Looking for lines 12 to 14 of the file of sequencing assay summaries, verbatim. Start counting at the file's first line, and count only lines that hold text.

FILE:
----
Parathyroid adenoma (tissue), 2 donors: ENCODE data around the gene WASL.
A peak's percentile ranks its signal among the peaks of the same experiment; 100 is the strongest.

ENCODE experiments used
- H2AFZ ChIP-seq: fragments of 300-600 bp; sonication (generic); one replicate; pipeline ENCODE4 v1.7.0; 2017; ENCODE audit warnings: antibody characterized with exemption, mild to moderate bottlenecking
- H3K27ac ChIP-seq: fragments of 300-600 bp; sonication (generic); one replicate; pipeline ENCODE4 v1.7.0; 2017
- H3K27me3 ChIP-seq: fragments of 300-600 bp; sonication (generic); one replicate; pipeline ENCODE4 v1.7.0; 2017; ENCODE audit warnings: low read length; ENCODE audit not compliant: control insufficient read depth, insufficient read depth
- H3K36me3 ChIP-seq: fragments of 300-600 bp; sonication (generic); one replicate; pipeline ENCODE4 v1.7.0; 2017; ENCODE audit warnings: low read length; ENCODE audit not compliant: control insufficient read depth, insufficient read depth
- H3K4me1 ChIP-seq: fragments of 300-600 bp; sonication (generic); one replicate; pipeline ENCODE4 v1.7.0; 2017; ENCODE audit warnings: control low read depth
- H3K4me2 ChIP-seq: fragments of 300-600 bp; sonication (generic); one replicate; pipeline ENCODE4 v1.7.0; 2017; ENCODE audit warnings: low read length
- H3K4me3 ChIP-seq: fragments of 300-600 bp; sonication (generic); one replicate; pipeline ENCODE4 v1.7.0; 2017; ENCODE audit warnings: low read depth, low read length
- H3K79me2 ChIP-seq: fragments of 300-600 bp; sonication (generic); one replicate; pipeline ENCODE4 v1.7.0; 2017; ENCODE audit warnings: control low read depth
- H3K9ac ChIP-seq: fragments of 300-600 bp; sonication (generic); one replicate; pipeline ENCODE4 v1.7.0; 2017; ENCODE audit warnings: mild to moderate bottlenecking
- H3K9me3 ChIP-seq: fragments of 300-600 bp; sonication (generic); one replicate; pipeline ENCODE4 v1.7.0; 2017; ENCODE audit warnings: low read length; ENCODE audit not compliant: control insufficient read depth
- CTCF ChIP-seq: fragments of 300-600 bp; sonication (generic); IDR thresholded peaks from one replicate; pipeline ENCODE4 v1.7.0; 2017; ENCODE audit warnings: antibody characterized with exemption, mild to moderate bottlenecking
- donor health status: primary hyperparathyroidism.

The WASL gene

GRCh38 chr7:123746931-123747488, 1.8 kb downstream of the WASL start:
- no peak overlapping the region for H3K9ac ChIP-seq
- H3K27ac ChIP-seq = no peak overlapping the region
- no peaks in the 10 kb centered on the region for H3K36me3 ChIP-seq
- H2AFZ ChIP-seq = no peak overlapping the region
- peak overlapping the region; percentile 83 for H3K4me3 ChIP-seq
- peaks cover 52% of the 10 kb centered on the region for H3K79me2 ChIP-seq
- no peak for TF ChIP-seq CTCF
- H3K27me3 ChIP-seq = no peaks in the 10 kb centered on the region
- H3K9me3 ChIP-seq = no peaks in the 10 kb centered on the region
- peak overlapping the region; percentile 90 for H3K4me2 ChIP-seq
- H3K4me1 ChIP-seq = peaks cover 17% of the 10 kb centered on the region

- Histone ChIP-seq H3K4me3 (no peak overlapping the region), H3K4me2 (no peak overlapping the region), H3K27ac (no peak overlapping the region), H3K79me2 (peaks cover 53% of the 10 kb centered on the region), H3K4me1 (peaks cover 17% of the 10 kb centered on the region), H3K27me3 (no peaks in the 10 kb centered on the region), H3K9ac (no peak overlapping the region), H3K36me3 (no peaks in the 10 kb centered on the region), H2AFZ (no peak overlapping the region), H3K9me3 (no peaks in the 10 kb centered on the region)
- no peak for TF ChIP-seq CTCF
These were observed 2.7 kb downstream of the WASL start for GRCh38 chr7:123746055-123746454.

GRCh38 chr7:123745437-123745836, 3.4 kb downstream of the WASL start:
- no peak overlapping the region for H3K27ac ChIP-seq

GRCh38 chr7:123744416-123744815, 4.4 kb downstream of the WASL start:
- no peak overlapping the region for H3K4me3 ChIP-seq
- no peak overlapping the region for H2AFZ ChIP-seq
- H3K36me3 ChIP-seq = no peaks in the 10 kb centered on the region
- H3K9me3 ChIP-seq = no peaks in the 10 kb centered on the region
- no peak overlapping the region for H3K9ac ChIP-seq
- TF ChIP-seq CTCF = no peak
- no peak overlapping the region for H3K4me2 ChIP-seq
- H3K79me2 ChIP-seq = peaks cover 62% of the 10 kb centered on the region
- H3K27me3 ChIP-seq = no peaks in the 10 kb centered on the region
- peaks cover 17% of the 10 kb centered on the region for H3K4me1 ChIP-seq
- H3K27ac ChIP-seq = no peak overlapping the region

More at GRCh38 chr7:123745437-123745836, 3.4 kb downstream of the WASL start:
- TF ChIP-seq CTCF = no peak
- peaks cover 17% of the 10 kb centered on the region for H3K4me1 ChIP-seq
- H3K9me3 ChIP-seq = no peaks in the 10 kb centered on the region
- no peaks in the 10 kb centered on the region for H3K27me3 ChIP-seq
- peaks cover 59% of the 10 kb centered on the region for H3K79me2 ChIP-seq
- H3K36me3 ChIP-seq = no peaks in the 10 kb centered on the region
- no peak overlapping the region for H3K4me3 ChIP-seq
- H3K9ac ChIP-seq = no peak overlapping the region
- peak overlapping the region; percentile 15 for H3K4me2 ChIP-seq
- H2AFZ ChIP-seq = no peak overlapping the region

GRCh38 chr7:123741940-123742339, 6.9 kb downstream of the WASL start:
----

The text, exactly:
- H3K9ac ChIP-seq: fragments of 300-600 bp; sonication (generic); one replicate; pipeline ENCODE4 v1.7.0; 2017; ENCODE audit warnings: mild to moderate bottlenecking
- H3K9me3 ChIP-seq: fragments of 300-600 bp; sonication (generic); one replicate; pipeline ENCODE4 v1.7.0; 2017; ENCODE audit warnings: low read length; ENCODE audit not compliant: control insufficient read depth
- CTCF ChIP-seq: fragments of 300-600 bp; sonication (generic); IDR thresholded peaks from one replicate; pipeline ENCODE4 v1.7.0; 2017; ENCODE audit warnings: antibody characterized with exemption, mild to moderate bottlenecking